Objective. To examine the extent to which medical group and market factors are related to individual primary care physician (PCP) performance on patient experience measures.
Data Sources. This study employs Clinician and Group CAHPS survey data (n=105,663) from 2,099 adult PCPs belonging to 34 diverse medical groups across California. Medical group directors were interviewed to assess the magnitude and nature of financial incentives directed at individual physicians and the adoption of patient experience improvement strategies. Primary care services area (PCSA) data were used to characterize the market environment of physician practices.
Study Design. We used multilevel models to estimate the relationship between medical group and market factors and physician performance on each Clinician and Group CAHPS measure. Models statistically controlled for respondent characteristics and accounted for the clustering of respondents within physicians, physicians within medical groups, and medical groups within PCSAs using random effects.
Principal Findings. Compared with physicians belonging to independent practice associations, physicians belonging to integrated medical groups had better performance on the communication ( p=.007) and care coordination ( p=.03) measures. Physicians belonging to medical groups with greater numbers of PCPs had better performance on all measures. The use of patient experience improvement strategies was not associated with performance. Greater emphasis on productivity and efficiency criteria in individual physician financial incentive formulae was associated with worse access to care ( p=.04). Physicians located in PCSAs with higher area-level deprivation had worse performance on the access to care ( p=.04) and care coordination ( p<.001) measures.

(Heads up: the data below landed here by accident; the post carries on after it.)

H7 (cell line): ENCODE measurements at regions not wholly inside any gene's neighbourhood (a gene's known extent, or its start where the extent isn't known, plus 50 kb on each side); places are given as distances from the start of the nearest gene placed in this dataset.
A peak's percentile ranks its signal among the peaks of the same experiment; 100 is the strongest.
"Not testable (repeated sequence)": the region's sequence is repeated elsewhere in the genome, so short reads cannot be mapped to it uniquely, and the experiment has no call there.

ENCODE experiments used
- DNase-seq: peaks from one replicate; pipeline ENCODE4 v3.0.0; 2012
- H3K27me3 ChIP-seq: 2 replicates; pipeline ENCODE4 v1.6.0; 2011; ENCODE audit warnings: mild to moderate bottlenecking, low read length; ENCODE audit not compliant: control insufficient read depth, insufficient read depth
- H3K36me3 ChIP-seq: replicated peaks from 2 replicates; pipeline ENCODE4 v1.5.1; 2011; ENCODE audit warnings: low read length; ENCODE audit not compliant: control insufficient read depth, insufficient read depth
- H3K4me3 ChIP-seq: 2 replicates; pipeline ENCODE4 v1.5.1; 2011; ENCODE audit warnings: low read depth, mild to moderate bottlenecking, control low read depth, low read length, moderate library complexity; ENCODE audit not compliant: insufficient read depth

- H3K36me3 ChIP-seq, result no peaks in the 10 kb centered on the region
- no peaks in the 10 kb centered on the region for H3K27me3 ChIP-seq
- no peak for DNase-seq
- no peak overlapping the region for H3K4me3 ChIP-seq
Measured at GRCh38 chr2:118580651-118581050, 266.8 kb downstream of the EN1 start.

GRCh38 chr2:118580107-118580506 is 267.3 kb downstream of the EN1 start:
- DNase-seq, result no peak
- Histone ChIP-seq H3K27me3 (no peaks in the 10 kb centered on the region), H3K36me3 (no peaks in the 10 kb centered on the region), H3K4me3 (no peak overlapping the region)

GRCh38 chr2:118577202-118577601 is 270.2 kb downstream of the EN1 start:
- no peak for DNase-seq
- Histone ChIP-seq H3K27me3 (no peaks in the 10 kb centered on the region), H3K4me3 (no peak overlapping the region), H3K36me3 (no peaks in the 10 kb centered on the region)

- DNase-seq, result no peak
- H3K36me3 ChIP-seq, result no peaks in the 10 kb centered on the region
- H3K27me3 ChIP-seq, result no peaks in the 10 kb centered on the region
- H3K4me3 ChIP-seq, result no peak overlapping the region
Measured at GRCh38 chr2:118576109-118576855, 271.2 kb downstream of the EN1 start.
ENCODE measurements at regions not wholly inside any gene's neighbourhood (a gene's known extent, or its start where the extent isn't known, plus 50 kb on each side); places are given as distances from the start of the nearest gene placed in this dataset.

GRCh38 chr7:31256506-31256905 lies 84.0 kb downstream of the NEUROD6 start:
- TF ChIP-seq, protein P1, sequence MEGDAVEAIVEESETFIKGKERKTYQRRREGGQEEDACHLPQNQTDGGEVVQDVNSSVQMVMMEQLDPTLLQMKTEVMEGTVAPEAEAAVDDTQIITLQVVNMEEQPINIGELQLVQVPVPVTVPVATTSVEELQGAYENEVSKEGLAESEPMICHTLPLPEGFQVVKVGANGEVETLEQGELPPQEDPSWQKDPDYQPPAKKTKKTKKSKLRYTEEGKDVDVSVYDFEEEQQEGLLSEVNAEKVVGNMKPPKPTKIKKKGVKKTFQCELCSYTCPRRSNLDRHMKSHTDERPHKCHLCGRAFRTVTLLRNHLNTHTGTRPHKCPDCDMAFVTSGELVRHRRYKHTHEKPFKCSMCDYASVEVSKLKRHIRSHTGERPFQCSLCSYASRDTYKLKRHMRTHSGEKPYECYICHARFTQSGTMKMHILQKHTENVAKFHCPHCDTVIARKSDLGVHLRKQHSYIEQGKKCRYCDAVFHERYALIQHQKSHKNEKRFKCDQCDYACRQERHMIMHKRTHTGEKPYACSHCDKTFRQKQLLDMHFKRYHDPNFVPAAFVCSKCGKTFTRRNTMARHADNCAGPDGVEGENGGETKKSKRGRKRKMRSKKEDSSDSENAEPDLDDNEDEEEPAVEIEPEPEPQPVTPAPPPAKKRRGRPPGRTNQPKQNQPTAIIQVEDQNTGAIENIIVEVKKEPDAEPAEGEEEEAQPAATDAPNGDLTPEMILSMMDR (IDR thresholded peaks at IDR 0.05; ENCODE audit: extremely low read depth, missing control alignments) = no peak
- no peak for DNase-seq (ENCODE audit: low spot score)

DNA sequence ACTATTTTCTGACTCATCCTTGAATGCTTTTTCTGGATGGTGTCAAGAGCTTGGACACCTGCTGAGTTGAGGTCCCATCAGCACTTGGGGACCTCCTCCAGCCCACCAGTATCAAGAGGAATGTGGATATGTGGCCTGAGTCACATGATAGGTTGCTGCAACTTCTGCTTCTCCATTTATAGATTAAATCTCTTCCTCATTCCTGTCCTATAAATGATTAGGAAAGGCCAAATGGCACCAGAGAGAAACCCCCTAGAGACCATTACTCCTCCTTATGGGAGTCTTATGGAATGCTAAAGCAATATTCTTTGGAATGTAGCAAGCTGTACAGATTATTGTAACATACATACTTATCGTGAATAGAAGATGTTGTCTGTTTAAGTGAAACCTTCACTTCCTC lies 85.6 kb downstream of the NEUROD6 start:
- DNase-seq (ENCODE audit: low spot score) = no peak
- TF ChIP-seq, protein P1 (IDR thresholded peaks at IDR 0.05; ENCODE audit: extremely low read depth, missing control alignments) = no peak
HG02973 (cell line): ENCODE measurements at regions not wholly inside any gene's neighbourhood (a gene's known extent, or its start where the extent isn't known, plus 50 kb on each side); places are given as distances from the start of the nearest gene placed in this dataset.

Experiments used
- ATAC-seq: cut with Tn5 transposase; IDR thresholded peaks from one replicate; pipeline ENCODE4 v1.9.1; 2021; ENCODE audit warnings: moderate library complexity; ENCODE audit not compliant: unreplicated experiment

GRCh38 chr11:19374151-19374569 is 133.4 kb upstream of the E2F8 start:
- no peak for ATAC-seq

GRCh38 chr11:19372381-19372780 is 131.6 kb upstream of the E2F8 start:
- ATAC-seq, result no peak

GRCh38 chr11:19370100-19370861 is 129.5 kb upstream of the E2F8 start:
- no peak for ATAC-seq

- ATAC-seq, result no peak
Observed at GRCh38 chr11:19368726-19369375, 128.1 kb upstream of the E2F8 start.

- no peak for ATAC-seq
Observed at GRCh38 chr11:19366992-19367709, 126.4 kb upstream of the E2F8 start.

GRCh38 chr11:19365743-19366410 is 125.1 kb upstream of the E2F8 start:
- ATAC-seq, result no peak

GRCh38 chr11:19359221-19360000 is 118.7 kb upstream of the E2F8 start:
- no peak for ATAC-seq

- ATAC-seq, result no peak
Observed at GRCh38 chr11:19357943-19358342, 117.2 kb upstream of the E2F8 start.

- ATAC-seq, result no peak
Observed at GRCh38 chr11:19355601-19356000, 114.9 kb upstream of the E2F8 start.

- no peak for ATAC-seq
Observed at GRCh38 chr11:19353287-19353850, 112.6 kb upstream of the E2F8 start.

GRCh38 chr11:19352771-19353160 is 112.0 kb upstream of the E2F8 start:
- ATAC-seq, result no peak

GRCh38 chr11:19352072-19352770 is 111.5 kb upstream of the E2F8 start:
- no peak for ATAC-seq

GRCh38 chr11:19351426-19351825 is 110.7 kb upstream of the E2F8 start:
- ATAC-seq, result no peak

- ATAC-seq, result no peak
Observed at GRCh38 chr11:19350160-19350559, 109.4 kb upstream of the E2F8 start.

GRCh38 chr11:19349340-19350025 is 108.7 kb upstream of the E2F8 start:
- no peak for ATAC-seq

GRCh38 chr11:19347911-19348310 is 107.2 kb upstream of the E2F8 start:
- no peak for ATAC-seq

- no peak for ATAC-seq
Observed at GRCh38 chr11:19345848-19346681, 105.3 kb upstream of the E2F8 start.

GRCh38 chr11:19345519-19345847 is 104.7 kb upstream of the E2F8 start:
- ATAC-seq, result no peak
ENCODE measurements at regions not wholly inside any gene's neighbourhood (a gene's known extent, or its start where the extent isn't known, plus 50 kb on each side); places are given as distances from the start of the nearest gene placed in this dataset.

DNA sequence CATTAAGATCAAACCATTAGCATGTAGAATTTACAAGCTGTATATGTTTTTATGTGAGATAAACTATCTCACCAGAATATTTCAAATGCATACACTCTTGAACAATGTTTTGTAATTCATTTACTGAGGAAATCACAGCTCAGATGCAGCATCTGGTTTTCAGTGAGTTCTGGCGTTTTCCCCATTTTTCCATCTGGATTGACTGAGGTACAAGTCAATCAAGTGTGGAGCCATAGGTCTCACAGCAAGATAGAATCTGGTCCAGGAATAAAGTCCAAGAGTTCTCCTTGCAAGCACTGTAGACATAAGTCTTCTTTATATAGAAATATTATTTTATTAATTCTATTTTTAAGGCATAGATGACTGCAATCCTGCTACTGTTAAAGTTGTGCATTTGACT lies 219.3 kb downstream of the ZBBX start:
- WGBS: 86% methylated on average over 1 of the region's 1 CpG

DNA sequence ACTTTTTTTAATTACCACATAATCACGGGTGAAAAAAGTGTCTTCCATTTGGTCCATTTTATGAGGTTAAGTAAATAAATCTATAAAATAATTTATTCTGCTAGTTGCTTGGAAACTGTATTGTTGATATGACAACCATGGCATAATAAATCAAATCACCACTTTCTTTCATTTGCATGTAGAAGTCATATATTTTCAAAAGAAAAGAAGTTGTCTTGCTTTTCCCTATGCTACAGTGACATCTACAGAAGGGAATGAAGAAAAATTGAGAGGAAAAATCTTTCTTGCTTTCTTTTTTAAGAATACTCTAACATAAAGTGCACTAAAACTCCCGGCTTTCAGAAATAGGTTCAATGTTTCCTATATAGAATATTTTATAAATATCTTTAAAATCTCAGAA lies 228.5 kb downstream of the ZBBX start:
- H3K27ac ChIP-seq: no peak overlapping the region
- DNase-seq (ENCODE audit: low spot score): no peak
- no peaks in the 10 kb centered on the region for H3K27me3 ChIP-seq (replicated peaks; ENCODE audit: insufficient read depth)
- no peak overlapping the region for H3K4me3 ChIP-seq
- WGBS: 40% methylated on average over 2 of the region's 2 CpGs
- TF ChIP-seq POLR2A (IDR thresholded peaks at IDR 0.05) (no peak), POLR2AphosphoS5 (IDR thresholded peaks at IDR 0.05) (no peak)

Conclusions. Physicians from integrated medical groups and groups with greater numbers of PCPs performed better on several patient experience measures, suggesting that organized care processes adopted by these groups may enhance patients' experiences. Physicians practicing in markets with high concentrations of vulnerable populations may be disadvantaged by constraints that affect performance. Future studies should clarify the extent to which performance deficits associated with area-level deprivation are modifiable.